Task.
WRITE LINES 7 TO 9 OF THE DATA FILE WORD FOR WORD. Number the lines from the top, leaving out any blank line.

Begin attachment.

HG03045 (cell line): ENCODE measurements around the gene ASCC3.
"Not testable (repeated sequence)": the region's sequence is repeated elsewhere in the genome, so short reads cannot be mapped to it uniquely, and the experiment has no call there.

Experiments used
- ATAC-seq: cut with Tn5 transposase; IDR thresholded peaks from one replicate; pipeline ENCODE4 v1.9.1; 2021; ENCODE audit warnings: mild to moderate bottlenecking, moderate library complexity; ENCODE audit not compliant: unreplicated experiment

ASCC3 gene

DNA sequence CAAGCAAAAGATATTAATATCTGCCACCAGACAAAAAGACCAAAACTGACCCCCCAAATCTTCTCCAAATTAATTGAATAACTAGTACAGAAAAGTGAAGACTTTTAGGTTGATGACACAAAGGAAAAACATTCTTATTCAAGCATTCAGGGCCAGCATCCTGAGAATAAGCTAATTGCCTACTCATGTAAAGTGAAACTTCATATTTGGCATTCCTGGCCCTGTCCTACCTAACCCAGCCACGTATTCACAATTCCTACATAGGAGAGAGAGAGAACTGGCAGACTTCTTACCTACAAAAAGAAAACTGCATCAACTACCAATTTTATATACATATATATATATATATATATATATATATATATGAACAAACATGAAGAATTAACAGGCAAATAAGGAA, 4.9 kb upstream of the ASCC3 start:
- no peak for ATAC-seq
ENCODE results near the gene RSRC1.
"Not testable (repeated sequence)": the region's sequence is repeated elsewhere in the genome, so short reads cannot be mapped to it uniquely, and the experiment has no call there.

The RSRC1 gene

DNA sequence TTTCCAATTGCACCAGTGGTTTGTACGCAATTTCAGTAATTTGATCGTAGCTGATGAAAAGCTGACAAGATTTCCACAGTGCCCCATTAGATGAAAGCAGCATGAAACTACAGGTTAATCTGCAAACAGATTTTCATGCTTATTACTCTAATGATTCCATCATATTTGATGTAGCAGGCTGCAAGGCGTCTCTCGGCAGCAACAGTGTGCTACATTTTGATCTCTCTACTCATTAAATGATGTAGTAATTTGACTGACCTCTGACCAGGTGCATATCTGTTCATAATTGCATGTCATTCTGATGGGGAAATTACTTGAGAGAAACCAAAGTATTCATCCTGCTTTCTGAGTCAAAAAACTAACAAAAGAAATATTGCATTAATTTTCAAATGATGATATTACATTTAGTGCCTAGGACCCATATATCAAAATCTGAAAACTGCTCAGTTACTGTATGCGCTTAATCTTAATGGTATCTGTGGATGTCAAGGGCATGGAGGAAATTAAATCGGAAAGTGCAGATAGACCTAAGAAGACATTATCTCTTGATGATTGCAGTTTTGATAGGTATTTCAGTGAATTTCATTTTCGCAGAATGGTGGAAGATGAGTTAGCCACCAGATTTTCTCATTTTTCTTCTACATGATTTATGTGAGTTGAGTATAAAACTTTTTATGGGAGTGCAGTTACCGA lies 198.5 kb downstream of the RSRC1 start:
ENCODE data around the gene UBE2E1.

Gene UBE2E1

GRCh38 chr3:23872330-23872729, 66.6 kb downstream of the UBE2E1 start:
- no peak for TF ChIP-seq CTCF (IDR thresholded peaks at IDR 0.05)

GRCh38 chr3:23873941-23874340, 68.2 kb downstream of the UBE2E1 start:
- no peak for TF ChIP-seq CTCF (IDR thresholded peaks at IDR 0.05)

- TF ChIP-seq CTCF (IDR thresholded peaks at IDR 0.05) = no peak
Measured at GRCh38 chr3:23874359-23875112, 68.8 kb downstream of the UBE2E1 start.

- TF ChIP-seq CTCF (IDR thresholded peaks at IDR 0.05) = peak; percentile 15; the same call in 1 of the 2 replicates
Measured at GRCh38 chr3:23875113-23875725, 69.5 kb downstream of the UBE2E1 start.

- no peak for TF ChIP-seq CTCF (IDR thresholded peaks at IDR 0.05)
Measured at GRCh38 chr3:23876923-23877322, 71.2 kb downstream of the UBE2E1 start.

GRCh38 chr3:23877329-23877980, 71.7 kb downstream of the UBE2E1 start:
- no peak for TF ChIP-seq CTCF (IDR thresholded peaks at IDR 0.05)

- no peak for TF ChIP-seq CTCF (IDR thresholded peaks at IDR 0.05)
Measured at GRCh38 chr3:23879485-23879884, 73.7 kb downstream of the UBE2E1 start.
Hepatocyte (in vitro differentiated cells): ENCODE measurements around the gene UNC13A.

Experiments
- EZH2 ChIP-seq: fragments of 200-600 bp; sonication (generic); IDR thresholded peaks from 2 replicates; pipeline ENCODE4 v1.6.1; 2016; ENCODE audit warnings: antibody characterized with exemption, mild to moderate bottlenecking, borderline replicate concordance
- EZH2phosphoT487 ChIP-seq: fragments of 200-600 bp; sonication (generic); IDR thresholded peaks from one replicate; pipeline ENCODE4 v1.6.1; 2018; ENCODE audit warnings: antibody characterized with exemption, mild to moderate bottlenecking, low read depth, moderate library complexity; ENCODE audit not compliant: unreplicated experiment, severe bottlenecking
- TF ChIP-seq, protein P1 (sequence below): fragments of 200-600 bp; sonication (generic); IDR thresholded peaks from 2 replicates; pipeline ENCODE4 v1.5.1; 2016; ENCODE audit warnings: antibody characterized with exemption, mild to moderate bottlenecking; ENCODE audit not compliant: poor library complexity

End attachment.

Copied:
- no peak for ATAC-seq
ENCODE results near the gene RSRC1.
"Not testable (repeated sequence)": the region's sequence is repeated elsewhere in the genome, so short reads cannot be mapped to it uniquely, and the experiment has no call there.